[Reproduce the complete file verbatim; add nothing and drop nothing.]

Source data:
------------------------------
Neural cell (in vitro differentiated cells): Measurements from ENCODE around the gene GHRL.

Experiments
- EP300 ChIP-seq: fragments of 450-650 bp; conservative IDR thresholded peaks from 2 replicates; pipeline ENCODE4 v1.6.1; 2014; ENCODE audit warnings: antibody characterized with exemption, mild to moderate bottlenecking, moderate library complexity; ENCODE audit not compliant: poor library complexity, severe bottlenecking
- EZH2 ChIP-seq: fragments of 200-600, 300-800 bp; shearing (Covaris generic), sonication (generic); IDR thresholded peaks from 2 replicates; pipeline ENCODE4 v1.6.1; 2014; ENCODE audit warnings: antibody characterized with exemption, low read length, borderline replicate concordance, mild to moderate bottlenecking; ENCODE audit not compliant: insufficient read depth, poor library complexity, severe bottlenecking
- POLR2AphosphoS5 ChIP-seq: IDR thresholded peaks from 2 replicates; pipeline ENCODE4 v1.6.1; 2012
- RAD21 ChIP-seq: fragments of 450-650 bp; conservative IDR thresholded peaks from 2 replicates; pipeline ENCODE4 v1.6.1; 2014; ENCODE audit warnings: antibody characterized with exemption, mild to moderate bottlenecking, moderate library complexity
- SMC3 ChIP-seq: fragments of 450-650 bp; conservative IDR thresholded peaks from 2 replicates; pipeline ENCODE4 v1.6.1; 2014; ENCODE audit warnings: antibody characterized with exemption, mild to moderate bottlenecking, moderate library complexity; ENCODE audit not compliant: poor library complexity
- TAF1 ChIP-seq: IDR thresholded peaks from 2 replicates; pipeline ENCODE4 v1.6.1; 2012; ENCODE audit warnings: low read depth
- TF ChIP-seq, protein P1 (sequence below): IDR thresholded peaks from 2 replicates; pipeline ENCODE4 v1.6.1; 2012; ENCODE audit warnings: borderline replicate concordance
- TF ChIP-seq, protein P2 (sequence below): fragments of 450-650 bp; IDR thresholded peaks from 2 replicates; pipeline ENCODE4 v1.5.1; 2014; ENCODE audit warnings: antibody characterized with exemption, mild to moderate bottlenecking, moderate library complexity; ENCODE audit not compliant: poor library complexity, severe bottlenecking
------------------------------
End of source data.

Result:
Neural cell (in vitro differentiated cells): Measurements from ENCODE around the gene GHRL.

Experiments
- EP300 ChIP-seq: fragments of 450-650 bp; conservative IDR thresholded peaks from 2 replicates; pipeline ENCODE4 v1.6.1; 2014; ENCODE audit warnings: antibody characterized with exemption, mild to moderate bottlenecking, moderate library complexity; ENCODE audit not compliant: poor library complexity, severe bottlenecking
- EZH2 ChIP-seq: fragments of 200-600, 300-800 bp; shearing (Covaris generic), sonication (generic); IDR thresholded peaks from 2 replicates; pipeline ENCODE4 v1.6.1; 2014; ENCODE audit warnings: antibody characterized with exemption, low read length, borderline replicate concordance, mild to moderate bottlenecking; ENCODE audit not compliant: insufficient read depth, poor library complexity, severe bottlenecking
- POLR2AphosphoS5 ChIP-seq: IDR thresholded peaks from 2 replicates; pipeline ENCODE4 v1.6.1; 2012
- RAD21 ChIP-seq: fragments of 450-650 bp; conservative IDR thresholded peaks from 2 replicates; pipeline ENCODE4 v1.6.1; 2014; ENCODE audit warnings: antibody characterized with exemption, mild to moderate bottlenecking, moderate library complexity
- SMC3 ChIP-seq: fragments of 450-650 bp; conservative IDR thresholded peaks from 2 replicates; pipeline ENCODE4 v1.6.1; 2014; ENCODE audit warnings: antibody characterized with exemption, mild to moderate bottlenecking, moderate library complexity; ENCODE audit not compliant: poor library complexity
- TAF1 ChIP-seq: IDR thresholded peaks from 2 replicates; pipeline ENCODE4 v1.6.1; 2012; ENCODE audit warnings: low read depth
- TF ChIP-seq, protein P1 (sequence below): IDR thresholded peaks from 2 replicates; pipeline ENCODE4 v1.6.1; 2012; ENCODE audit warnings: borderline replicate concordance
- TF ChIP-seq, protein P2 (sequence below): fragments of 450-650 bp; IDR thresholded peaks from 2 replicates; pipeline ENCODE4 v1.5.1; 2014; ENCODE audit warnings: antibody characterized with exemption, mild to moderate bottlenecking, moderate library complexity; ENCODE audit not compliant: poor library complexity, severe bottlenecking